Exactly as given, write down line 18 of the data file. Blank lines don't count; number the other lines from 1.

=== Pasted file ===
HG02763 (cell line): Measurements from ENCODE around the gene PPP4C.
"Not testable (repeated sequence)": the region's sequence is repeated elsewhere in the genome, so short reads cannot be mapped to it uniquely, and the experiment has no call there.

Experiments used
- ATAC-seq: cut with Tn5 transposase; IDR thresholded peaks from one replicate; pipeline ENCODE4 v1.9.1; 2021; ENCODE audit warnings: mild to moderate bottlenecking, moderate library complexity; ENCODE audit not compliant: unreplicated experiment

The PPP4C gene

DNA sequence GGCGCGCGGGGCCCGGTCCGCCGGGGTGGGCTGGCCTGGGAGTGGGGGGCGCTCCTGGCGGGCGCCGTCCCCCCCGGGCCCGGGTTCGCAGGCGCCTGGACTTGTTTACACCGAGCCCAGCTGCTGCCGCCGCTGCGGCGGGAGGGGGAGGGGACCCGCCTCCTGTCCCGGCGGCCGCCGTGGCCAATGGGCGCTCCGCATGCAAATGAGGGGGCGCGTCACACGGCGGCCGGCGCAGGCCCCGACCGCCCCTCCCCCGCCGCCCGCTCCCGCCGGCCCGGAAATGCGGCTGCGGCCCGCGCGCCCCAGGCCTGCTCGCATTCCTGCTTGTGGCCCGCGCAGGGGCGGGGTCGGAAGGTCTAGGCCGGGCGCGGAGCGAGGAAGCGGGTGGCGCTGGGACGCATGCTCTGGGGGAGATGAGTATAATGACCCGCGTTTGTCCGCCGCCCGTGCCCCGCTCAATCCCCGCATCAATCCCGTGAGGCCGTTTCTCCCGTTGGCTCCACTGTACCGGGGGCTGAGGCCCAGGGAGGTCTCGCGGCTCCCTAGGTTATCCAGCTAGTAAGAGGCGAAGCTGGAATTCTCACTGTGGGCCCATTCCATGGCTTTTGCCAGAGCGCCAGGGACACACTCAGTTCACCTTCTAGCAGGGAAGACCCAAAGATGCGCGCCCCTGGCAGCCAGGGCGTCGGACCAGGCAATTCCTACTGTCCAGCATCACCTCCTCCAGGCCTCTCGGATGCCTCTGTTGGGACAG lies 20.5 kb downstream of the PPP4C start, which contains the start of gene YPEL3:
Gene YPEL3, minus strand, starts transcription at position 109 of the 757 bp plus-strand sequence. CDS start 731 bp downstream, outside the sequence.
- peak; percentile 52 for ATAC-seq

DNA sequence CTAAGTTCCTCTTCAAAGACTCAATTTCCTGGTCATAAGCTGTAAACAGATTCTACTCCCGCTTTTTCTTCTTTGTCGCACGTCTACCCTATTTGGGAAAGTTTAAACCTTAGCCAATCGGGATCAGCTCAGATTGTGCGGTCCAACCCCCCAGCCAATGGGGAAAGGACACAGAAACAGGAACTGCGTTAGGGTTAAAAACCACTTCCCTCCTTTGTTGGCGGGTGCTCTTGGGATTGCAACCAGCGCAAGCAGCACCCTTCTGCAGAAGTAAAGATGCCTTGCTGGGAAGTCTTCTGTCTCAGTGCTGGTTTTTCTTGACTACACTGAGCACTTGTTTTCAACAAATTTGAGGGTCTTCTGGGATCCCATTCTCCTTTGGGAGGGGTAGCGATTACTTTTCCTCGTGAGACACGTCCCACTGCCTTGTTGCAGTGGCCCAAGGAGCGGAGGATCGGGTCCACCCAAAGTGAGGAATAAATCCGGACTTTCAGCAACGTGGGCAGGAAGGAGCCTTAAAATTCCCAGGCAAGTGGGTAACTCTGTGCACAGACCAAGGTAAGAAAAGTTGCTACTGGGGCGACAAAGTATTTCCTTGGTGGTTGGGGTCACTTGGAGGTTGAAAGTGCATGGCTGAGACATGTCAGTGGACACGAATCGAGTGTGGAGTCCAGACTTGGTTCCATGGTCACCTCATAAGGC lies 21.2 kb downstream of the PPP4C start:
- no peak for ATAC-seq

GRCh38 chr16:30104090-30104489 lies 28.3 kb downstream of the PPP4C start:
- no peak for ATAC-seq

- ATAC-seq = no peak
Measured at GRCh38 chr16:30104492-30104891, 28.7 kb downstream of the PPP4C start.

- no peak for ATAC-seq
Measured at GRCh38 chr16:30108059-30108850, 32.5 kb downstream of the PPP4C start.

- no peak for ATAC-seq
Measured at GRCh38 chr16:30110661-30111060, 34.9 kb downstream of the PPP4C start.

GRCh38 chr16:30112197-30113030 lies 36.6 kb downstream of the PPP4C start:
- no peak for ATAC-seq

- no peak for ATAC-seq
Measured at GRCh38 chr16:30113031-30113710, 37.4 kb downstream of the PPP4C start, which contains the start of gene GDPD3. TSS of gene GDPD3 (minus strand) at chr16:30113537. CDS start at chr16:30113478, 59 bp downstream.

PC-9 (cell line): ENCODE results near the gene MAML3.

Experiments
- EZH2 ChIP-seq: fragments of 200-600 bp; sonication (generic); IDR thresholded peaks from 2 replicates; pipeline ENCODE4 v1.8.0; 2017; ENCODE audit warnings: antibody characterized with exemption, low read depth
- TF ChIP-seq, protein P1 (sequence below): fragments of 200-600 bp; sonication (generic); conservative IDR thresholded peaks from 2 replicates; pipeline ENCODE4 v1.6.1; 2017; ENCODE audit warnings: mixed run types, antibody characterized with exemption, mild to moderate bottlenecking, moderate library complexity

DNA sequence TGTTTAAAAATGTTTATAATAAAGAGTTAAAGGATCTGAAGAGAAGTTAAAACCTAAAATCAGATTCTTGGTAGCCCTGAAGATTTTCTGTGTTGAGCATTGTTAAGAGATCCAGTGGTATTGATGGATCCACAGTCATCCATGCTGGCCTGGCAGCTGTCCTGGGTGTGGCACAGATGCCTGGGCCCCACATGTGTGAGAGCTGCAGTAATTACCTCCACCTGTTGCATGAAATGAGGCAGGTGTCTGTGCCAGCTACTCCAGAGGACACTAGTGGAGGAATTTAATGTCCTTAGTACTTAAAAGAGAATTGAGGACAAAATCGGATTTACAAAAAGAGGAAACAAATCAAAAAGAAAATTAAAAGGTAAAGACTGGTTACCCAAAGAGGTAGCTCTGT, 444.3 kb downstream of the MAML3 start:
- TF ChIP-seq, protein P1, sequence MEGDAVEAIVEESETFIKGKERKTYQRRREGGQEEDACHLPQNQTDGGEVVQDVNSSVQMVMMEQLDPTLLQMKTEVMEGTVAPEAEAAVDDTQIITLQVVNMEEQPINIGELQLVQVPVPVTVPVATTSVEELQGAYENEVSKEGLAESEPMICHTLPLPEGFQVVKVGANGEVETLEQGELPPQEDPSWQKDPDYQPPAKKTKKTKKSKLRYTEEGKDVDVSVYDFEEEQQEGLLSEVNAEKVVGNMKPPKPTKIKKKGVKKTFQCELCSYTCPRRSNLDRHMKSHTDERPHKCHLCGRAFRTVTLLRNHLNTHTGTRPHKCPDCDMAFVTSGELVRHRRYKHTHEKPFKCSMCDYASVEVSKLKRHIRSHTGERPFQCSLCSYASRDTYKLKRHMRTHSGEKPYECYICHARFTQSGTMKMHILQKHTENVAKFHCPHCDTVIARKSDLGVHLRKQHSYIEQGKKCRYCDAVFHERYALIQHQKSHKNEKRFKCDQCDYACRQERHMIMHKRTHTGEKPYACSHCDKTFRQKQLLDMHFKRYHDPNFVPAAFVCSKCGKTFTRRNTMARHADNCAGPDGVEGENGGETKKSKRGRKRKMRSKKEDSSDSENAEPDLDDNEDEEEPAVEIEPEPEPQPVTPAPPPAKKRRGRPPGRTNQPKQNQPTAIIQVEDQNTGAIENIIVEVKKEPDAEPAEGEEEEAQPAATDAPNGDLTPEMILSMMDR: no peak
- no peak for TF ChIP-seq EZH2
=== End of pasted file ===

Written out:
Measured at GRCh38 chr16:30110661-30111060, 34.9 kb downstream of the PPP4C start.